|a game by||Reflexive Entertainment|
|Editor Rating:||6/10, based on 1 review|
|User Rating:||6.0/10 - 1 vote|
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Who remembers those arcade classics like Asteroids? You know, the ones where you zoom around the screen destroying anything and everything in your way, until you either crash or get blown up? The games were simple in their concept, but for some reason you just couldn't seem to stop pumping quarters into the machine. Ah, the memories. Reflexive's newest title, Swarm, is trying to stir up those memories, but the question is: does it succeed, and if so, is it worth your money?
Gameplay, Controls, Interface
It is obvious what Swarm is attempting to accomplish with its interface and gameplay. It's going for fast and furious arcade action; nonstop shoot-'em-up, blast the aliens into a thousand pieces excitement. Unfortunately I didn't feel that it accomplished its goal. In my opinion the game didn't have enough dazzle. The action just didn't seem fast enough, and in a game like this that's very important.
The controls in _Swarm- are extremely easy to get the hang of. This is especially true if you're not used to playing a lot of sims. The controls are very simple; the game stick's directions correspond to those on the screen. You have a single firing button and a special attack button, and the goal of the game is to shoot the enemy as much as you possibly can. It's as simple as it sounds and, although it's challenging, there's really not very much to it. Eventually it gets old. I know what you're thinking; "If that's the case, then why didn't this game totally fail?" The answer is simple. This game does manage to recapture the addictive properties of its predecessors. Once you start playing, you'll find yourself wanting to move on; it's mysteriously mesmerizing.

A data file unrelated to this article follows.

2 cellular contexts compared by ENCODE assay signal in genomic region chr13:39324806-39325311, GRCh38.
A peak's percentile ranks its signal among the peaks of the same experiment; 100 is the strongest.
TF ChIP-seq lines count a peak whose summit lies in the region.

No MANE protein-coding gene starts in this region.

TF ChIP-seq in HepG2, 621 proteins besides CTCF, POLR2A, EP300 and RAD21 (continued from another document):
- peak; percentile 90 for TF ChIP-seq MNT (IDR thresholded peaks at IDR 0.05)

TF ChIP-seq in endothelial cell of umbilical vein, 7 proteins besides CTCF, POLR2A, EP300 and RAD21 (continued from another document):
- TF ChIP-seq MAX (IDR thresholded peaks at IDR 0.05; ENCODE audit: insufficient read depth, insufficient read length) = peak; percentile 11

The graphics in Swarm aren't anything to write home about; in fact, they're quite average. On the plus side, the system requirements aren't very high; conversely, the graphics are average at best. The ship isn't very detailed, nor is the enemy, and the explosions look more like firecrackers than deep space explosions. The game's atmosphere is also rather mundane. Swarm is definitely not a graphical advancement and doesn't really even take advantage of existing technologies like 3D support. It's a disappointment all the way around.
The audio is also a major letdown. The music sounds like MIDI and isn't up to par with recent sound efforts by other companies. The sound does manage to recapture the type of feeling you got when playing some of the aforementioned arcade classics, but part of "modernizing" a genre is advancing it and Swarm doesn't really succeed in this department.
Windows 95, Pentium 90 or better, 16 MB RAM, 40 MB hard drive space, mouse. Sound card recommended
If you're looking for an arcade-style game, you'll probably realize that there isn't a market overload going on these days and if you're a big fan of the genre, this is one of the few you'll run into. That being the case, I'd say that for diehard fans that Swarm is worth it, although there have been better. For everyone else, this certainly isn't the game that's going to make you a fan of the genre, so you'll probably want to pass this one up.
- PC compatible
- Operating systems: Windows 10/Windows 8/Windows 7/2000/Vista/WinXP